• Does your spirograph include different shapes from the repeating shape you coded? (For example, the spirograph above is made of squares but resulted in triangles being created)

Sample Code

#### Creating Tessellations

A tessellation is a combination of repeating shapes that fit together without any gaps. Have students attempt to draw these with pen and paper first.

• How do you know the shapes will fit together?
• How can you position shapes in order to avoid gaps between shapes?
• Are there certain shapes that don’t fit together? Can you make a tessellation with different shapes?

Assuming students have previously written code for drawing a square and triangle, you can start your classroom with these blocks:

Now, they can attempt at making a repeating pattern of squares or triangles, that might end up looking like this:

Sample Code

### Extensions

• Try creating tessellations or spirographs with shapes other than squares and triangles!

### Other Resources

Try this activity using Finch Robots!

Survivors

Artist: Jeff Kulak

Jeff is a senior graphic designer at Science World. His illustration work has been published in the Walrus, The National Post, Reader’s Digest and Chickadee Magazine. He loves to make music, ride bikes, and spend time in the forest.

Egg BB

Artist: Jeff Kulak

Jeff is a senior graphic designer at Science World. His illustration work has been published in the Walrus, The National Post, Reader’s Digest and Chickadee Magazine. He loves to make music, ride bikes, and spend time in the forest.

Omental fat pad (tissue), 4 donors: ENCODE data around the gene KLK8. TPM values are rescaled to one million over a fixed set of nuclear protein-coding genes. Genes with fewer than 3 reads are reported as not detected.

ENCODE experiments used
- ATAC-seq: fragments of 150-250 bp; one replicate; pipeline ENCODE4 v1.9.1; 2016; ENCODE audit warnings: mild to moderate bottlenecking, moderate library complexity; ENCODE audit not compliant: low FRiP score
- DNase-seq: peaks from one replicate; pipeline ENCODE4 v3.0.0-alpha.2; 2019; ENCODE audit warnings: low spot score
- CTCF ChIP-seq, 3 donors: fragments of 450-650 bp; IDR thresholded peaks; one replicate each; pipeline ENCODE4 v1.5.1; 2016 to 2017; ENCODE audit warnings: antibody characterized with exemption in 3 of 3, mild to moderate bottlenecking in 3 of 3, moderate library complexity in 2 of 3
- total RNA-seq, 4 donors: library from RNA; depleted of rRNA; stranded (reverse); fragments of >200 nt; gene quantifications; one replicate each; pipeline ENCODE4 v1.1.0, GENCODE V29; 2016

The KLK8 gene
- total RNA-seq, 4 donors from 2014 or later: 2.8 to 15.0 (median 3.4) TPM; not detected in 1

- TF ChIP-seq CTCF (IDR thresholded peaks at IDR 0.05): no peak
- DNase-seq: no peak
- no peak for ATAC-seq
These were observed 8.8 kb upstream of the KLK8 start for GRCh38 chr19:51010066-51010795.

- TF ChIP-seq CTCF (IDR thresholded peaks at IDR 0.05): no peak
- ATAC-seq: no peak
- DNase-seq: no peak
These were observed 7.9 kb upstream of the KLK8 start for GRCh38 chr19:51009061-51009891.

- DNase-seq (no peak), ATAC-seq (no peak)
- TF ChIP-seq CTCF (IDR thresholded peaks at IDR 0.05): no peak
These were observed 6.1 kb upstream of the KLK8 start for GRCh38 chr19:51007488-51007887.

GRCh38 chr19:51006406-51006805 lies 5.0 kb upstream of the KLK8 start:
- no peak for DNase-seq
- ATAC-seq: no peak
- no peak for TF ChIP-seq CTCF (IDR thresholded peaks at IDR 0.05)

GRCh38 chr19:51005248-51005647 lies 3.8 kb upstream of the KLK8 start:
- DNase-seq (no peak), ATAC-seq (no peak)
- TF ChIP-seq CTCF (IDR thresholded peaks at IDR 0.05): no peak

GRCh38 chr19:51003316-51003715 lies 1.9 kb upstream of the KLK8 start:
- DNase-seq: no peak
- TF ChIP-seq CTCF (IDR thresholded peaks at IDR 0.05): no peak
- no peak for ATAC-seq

Comet Crisp

Artist: Jeff Kulak

Jeff is a senior graphic designer at Science World. His illustration work has been published in the Walrus, The National Post, Reader’s Digest and Chickadee Magazine. He loves to make music, ride bikes, and spend time in the forest.

T-Rex and Baby

Artist: Michelle Yong

Michelle is a designer with a focus on creating joyful digital experiences! She enjoys exploring the potential forms that an idea can express itself in and helping then take shape.

Buddy the T-Rex

Artist: Michelle Yong

Michelle is a designer with a focus on creating joyful digital experiences! She enjoys exploring the potential forms that an idea can express itself in and helping then take shape.

Geodessy

Artist: Michelle Yong

Michelle is a designer with a focus on creating joyful digital experiences! She enjoys exploring the potential forms that an idea can express itself in and helping then take shape.

Science Buddies

Artist: Ty Dale

From Canada, Ty was born in Vancouver, British Columbia in 1993. From his chaotic workspace he draws in several different illustrative styles with thick outlines, bold colours and quirky-child like drawings. Ty distils the world around him into its basic geometry, prompting us to look at the mundane in a different way.

Western Dinosaur

Artist: Ty Dale

From Canada, Ty was born in Vancouver, British Columbia in 1993. From his chaotic workspace he draws in several different illustrative styles with thick outlines, bold colours and quirky-child like drawings. Ty distils the world around him into its basic geometry, prompting us to look at the mundane in a different way.